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The Real Truth About Salt

June 27, 2021

I’m truth-busting this week.

Ever since I discovered that almonds aren’t actually a nut, I’ve been checking with friends to make sure I haven’t confused myself anywhere on the truth plane. I didn’t, not that I’m aware of anyway, but I did discover that I’m not the only one who didn’t know that almonds aren’t nuts.

A Grain Of Salt For Your Truth?

Coconut oil mouth swish for whiter teeth? Fecal transplants to boost your beneficial bacteria? Salt to boost your body’s water content?

Take them all with a grain of salt. There is always some research that supports both sides of such health and beauty claims. 

What you don’t want to do, and doctors have been saying this all the livelong day, is take too many grains of salt––both literally and figuratively.

Is salt bad for you or is salt good for you?

Honestly, it depends on who you ask. If you were looking for a definitive answer, you’re going to get the only kind that holds up against a question of its nature.

The truth about salt is that it’s both good and bad. It all depends on the kind of salt you’re using.

Salt is amazing for dissolving the sheet of ice on your driveway, for instance.

Salt is terrible in a wound, unless you have malicious intent, then it’s effective.

The Bad-For-You Salt

As far as eating and health go, salt is a bit of good and a bit of bad. The evil salt at which everyone wags their finger is refined salt, also known as white salt or table salt (as opposed to desk salt). That means it has been heavily ground to remove impurities.

The problem with refinement is that that process also removes trace minerals that have major benefits for health. And it causes salt to clump, meaning chemical anti-caking agents must be added to keep it salt-shaker friendly.

It’s a bit like stripping your hair of its natural colour to then dye it. It looks nice but it’s not real and it’s not very healthy.

The health risks of consuming too much refined salt are many. The anti-caking agents, first of all, are carcinogens, meaning they can cause cancer. Eating a lot of refined salt can mess up your body’s sodium balance too, causing excess fluid build up in the body, which can lead to gout, kidney stones, arthritis, and rheumatism. It also increases blood pressure and the risk of developing Type 2 diabetes.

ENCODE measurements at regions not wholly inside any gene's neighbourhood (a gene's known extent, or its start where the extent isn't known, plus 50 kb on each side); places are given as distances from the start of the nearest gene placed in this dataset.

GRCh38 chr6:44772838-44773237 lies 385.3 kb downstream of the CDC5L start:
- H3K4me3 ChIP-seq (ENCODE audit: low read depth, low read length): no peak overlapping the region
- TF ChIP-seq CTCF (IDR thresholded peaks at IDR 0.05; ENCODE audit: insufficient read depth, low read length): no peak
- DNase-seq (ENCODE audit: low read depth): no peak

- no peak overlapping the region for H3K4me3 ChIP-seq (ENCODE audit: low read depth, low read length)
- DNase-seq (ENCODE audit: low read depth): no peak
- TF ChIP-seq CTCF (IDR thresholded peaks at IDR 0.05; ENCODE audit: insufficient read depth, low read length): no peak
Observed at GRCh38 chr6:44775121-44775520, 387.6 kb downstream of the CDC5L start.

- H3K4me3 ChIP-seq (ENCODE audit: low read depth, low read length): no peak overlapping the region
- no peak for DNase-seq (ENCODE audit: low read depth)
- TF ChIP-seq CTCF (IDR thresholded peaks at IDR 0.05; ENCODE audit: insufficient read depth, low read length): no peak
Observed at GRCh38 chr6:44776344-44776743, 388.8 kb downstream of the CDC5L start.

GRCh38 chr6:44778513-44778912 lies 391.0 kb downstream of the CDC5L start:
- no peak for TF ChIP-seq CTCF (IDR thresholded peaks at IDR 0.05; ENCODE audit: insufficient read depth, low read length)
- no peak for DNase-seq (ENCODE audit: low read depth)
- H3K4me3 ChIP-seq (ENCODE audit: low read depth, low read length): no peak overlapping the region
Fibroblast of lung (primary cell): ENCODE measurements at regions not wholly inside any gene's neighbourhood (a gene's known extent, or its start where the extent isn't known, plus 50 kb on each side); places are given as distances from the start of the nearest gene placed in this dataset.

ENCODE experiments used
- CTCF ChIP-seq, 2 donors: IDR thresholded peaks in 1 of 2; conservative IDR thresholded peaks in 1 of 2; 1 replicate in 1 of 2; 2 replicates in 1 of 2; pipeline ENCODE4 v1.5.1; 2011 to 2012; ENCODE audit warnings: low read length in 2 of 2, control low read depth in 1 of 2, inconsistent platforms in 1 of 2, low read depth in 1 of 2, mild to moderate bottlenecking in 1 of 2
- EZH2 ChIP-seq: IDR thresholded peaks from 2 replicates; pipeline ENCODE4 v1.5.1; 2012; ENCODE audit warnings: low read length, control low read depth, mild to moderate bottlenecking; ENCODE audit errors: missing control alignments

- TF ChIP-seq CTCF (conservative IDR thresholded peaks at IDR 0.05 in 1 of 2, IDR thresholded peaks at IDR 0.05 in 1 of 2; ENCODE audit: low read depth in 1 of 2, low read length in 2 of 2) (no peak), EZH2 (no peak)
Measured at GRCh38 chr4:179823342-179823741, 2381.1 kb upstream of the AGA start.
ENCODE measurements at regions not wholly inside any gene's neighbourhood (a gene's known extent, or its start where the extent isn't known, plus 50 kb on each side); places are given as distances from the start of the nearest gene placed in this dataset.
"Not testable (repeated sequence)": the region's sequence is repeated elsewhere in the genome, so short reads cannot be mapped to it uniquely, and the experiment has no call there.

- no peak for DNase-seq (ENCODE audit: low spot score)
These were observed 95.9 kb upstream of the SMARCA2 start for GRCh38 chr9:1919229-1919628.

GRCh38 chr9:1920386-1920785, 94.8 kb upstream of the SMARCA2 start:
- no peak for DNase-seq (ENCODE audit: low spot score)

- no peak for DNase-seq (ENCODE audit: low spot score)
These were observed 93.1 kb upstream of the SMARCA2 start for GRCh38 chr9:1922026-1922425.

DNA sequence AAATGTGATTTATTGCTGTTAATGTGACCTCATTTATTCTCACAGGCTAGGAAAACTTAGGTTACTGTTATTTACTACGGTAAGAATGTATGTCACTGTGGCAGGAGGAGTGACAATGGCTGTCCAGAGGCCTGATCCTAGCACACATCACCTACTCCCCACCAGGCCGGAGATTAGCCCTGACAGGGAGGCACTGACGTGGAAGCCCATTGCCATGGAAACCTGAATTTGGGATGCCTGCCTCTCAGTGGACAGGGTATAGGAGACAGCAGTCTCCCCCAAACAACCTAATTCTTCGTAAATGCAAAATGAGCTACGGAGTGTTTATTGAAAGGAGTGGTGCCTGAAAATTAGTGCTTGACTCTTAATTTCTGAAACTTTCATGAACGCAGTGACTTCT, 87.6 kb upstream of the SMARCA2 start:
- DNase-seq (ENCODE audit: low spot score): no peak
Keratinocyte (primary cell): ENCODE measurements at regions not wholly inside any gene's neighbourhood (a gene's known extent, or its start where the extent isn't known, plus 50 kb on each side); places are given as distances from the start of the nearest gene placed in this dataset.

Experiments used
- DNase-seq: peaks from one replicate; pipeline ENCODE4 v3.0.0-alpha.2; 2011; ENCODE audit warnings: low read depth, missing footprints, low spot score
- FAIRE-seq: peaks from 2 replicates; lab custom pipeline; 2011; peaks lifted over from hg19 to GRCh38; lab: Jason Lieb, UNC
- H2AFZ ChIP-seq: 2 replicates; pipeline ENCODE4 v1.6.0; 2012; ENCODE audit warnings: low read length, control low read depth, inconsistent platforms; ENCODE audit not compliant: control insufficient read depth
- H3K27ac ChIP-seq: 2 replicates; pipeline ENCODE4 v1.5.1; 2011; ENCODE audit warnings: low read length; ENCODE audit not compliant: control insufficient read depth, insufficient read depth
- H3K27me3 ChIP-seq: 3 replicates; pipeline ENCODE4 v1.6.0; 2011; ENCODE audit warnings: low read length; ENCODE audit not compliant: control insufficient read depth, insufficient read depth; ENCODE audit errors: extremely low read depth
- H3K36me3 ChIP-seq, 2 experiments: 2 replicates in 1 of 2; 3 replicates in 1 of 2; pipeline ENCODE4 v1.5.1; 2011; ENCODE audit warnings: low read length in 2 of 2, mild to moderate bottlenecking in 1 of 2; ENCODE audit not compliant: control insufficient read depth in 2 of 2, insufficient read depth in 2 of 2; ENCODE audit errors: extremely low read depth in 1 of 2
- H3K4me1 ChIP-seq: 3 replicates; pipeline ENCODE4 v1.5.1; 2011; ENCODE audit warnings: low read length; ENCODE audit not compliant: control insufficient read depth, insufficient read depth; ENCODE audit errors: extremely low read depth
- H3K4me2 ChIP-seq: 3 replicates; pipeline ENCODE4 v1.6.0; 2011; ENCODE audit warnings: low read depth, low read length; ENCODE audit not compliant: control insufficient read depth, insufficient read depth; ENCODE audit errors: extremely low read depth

Most of our refined salt consumption sneakily comes to us in the form of processed foods like salt & vinegar chips and cheese doodles and salted caramel ice cream toppers. But don’t fool yourself, it even shows up BIG TIME in “healthy” breakfast cereals and “good-for-you” rice cakes.

The Better-For-You Salt

Unrefined salt however, such as sea salt or pink Himalayan rock salt, is actually beneficial for your health. It is one of the most important components in alkalizing the blood and body tissues.

Sodium in the form of natural salts are an important nutrient for balancing blood sugar, hypertension, and adrenal fatigue. The problem occurs when we think we need to add more than our food already gives us. A little rock or sea salt don’t hurt, but so much of even the natural food we eat contains all the sodium we need, including meat, certain vegetables, and whole grains.

That said, we don’t need more salt, it just tastes nice. If you’re going to add salt to your meals, choose either a good quality pink salt or sea salt.

Our bodies contain salt water. Ever notice that our tears and sweat are salty? That’s why you’ll find rehydration salts in the health pouch of nearly every marathon trainer, and why sad people feel better after salty snacks (that last bit may not be evidence-based).

Your Best Is In Balance

For the most part, your body’s sodium content is delicately balanced all by itself through a clean and natural salt-free diet. When we start adding in processed salts or even too much natural salt we can upset that balance. A pinch here and there isn’t harmful, but let’s put it this way, your salt shaker is probably better stashed in the cupboard than out on the kitchen table.

Did you know that natural, raw peanuts contain a healthy dose of sodium? That’s why I don’t include any salt in my peanut butter. This is one of those lovely occasions in which less is so much more. Try my 100% natural peanut butter made from locally-grown peanuts. No added oil. No salt. No sketchy stuff.


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